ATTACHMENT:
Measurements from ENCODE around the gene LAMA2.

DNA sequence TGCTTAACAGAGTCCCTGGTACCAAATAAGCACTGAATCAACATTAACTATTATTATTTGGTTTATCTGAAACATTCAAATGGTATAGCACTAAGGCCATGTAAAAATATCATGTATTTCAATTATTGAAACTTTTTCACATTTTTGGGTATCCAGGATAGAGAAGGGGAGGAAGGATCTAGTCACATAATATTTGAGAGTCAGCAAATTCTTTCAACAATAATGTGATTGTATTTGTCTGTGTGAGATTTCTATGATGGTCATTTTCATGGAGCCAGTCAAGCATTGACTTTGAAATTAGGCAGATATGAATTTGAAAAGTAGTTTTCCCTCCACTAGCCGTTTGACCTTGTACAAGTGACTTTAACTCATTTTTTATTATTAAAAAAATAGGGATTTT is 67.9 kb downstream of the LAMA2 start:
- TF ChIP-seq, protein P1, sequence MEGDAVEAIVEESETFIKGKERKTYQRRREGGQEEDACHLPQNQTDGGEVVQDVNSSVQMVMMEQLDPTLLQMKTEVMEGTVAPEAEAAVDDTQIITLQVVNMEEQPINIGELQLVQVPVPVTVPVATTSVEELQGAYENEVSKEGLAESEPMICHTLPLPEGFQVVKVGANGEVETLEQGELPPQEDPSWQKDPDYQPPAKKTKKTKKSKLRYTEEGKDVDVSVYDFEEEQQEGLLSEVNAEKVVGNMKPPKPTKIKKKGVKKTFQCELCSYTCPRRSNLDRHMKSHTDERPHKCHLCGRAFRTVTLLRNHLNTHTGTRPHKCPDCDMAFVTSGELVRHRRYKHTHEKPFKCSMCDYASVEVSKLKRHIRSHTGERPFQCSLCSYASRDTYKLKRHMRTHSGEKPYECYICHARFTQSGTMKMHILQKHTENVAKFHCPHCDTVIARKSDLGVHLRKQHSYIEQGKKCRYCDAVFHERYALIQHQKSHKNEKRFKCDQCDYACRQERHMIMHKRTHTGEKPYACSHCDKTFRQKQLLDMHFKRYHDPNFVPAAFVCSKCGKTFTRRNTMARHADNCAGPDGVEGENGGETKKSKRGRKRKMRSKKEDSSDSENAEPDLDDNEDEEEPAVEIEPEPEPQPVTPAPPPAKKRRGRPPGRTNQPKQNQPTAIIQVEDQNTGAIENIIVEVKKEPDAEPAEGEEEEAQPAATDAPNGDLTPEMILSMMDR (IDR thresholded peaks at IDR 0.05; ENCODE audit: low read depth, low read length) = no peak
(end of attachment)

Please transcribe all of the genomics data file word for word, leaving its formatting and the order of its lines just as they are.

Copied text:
Measurements from ENCODE around the gene LAMA2.

DNA sequence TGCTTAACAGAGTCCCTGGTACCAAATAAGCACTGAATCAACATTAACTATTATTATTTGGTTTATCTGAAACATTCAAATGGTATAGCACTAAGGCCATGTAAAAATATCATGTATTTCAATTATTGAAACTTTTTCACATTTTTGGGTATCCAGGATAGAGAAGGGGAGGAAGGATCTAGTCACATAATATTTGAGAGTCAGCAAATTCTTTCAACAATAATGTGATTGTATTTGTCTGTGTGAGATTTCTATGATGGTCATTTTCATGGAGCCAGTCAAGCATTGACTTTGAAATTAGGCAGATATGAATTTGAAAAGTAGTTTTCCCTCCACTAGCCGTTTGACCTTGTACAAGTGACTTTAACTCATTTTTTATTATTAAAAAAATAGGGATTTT is 67.9 kb downstream of the LAMA2 start:
- TF ChIP-seq, protein P1, sequence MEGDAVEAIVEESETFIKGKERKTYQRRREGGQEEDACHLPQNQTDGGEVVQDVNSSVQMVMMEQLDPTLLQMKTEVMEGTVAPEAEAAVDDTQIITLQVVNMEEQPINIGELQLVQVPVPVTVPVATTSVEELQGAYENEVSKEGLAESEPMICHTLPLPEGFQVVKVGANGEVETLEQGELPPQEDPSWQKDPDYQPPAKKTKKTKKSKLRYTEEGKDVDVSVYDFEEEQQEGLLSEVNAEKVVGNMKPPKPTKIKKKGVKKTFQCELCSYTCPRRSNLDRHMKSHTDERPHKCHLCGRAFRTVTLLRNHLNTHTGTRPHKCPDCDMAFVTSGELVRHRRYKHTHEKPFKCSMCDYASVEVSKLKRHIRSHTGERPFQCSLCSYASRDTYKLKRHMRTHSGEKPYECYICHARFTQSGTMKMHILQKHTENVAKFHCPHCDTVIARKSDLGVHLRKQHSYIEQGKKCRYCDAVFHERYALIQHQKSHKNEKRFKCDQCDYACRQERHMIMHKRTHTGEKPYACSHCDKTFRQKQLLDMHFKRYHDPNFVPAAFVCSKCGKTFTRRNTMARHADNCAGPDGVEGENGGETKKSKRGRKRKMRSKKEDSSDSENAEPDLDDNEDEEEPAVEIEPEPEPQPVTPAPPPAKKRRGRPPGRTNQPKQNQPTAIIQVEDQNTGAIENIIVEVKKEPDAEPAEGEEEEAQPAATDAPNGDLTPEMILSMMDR (IDR thresholded peaks at IDR 0.05; ENCODE audit: low read depth, low read length) = no peak